This opinion paper was written by two members of the Board of Finance, Peter Balderston and Walter Kress, who presented it at the Jan. 26 BoF meeting. They sent it to GOOD Morning Wilton “in the spirit of greater transparency and educating Wilton’s electorate.”

In his email to GMW, Balderston writes that the paper, “…tries to frame the macro issues that our town currently faces in considering this year’s Wilton School Budget. Hopefully, the document speaks for itself in laying out the constraints we face as a town and what Walter and I will be looking for as the Board of Finance takes up the School Budget.” The report looks at enrollment, salaries, student/staff ratios, the composition of staff, and special education needs of the school.

From the draft minutes of the Jan. 26 BoF meeting, Kress points out that the school budget takes approximate 69-percent of the town’s revenues, and that, “…the BOF is very sensitive to the special education needs, which is seeing an increase of 20-percent in students and is approximately 25-percent of the budget” making it a “very significant driver” in the budget discussions. 

Wilton Schools – Fiscal Year 2017 Budget

The Wilton Public School system is arguably one of our town’s most important assets. Our schools are why many residents moved here, and like Wilton’s Board of Education, the Board of Finance wants to maintain a sustainable, top-rated school system at a reasonable cost to the town’s taxpayers.

The Wilton School Budget absorbs 69-percent of the town’s total revenues (a percentage that has been climbing over the past ten years), and therefore plays a sizable role in the state of Wilton’s overall financial condition. After many years of growth in school enrollment, Wilton schools are now facing years of projected declines. The graph below lays out historic school enrollment from 1994 through projected 2023.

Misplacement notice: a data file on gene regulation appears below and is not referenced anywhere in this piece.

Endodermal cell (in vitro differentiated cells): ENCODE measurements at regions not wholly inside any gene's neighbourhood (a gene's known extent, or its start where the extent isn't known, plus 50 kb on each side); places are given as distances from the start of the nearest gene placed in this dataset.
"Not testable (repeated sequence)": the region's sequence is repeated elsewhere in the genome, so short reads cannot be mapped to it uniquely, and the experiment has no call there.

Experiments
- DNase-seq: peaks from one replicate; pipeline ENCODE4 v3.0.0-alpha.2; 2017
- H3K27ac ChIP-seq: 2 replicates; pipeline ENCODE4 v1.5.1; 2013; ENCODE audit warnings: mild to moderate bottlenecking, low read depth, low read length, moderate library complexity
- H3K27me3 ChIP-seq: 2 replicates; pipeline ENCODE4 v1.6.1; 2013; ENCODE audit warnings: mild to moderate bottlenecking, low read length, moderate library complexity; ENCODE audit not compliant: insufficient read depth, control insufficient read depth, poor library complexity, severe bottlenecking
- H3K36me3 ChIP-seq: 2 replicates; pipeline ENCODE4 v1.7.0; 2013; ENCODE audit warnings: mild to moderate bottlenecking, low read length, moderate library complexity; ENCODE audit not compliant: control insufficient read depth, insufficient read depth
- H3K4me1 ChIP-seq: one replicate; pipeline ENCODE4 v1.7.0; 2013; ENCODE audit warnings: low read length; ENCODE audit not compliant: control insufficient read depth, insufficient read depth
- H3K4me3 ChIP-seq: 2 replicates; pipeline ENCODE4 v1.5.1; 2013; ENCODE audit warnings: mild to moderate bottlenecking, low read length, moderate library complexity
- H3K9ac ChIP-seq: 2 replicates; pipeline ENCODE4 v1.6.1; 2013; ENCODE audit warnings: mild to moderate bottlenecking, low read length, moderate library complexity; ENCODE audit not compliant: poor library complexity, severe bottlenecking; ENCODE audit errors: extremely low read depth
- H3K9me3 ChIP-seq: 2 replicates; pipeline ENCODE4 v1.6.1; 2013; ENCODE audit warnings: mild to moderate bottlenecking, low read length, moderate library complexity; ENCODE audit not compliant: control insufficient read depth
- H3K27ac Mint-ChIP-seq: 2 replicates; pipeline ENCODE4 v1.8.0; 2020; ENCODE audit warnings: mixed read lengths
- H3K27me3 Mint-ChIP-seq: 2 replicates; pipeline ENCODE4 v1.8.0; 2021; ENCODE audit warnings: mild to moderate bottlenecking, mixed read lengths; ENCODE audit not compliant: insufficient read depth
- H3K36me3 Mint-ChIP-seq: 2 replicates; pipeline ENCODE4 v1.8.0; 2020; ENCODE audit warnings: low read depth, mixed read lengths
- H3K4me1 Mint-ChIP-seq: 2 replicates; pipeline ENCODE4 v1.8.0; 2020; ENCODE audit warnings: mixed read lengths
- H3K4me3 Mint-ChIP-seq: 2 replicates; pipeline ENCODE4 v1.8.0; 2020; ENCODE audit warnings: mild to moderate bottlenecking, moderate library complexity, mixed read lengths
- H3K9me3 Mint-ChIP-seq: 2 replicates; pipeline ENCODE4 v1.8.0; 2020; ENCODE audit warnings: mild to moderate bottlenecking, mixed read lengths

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From 2013 to the current school year ending 2016, Wilton School enrollment declined by 2.65-percent from 4,319 to 4,219 students. For school year 2017 alone, our school expects an enrollment decline of 99 students or 2.35-percent. The enrollment projections set forth in the graph above are based on three independent studies commissioned by the Wilton School District (conducted in 2013, 2014 and 2015). Note that the yearly reductions from the current school year’s enrollment to 2023 are expected to average almost 2.00-percent per year. By 2023, enrollment is expected to be at the same level as it was in 1999.  This is a significant and sustained year-over-year projected decline and its implications for the school and its budget are significant as well.

By far the largest component of the school’s budget is salaries and benefits paid to school staff, made up of three broad categories:

  • Teachers
  • Certified Professionals – special education staff and supporting staff for teachers
  • Classified – all others, including administrative staff

Collectively, these compensation expenses currently represent slightly over 77-percent of the Board of Education’s total proposed 2017 budget and consume about 50-percent of Wilton’s total town tax revenues. As such, these variable compensation costs – variable based on the number school staff service the student body – will be a primary area of understanding and focus for the Board of Finance.

Below is an historic view of the makeup of Wilton School staff, with 10-year and 3-year annual rates of growth for each staff type.

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Wilton’s superintendent and the Board of Education face the unenviable task of managing through this significant yearly decline in student enrollment while ensuring class sizes do not grow further.  No doubt this is and will be a difficult process as it involves: